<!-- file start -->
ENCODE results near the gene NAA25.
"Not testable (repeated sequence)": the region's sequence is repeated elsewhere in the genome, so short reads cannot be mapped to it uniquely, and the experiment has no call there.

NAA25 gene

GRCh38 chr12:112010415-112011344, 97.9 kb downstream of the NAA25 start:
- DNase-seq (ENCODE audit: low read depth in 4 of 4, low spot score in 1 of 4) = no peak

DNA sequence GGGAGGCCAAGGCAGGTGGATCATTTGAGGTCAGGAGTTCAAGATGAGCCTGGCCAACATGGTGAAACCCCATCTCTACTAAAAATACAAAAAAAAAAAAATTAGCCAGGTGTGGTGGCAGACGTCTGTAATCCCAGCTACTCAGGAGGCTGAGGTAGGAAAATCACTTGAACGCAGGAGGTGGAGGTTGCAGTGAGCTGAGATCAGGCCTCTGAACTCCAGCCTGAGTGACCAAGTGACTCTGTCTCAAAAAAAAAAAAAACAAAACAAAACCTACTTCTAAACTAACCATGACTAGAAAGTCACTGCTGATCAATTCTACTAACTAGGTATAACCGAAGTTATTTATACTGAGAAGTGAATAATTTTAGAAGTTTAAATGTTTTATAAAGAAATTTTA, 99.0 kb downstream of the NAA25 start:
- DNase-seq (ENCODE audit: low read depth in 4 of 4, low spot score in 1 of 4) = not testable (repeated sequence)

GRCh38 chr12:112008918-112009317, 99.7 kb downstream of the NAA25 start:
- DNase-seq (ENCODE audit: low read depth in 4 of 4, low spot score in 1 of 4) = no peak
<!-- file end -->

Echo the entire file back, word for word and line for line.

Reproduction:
ENCODE results near the gene NAA25.
"Not testable (repeated sequence)": the region's sequence is repeated elsewhere in the genome, so short reads cannot be mapped to it uniquely, and the experiment has no call there.

NAA25 gene

GRCh38 chr12:112010415-112011344, 97.9 kb downstream of the NAA25 start:
- DNase-seq (ENCODE audit: low read depth in 4 of 4, low spot score in 1 of 4) = no peak

DNA sequence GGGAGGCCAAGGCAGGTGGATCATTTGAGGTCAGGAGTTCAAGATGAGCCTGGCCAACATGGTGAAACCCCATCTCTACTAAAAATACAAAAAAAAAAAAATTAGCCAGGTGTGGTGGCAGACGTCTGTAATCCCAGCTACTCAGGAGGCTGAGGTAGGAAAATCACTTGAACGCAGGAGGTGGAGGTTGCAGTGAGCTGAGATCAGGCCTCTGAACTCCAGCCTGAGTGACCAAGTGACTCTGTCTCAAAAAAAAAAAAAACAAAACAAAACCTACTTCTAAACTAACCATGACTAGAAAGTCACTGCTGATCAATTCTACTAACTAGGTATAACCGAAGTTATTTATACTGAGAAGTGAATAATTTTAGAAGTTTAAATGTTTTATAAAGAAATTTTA, 99.0 kb downstream of the NAA25 start:
- DNase-seq (ENCODE audit: low read depth in 4 of 4, low spot score in 1 of 4) = not testable (repeated sequence)

GRCh38 chr12:112008918-112009317, 99.7 kb downstream of the NAA25 start:
- DNase-seq (ENCODE audit: low read depth in 4 of 4, low spot score in 1 of 4) = no peak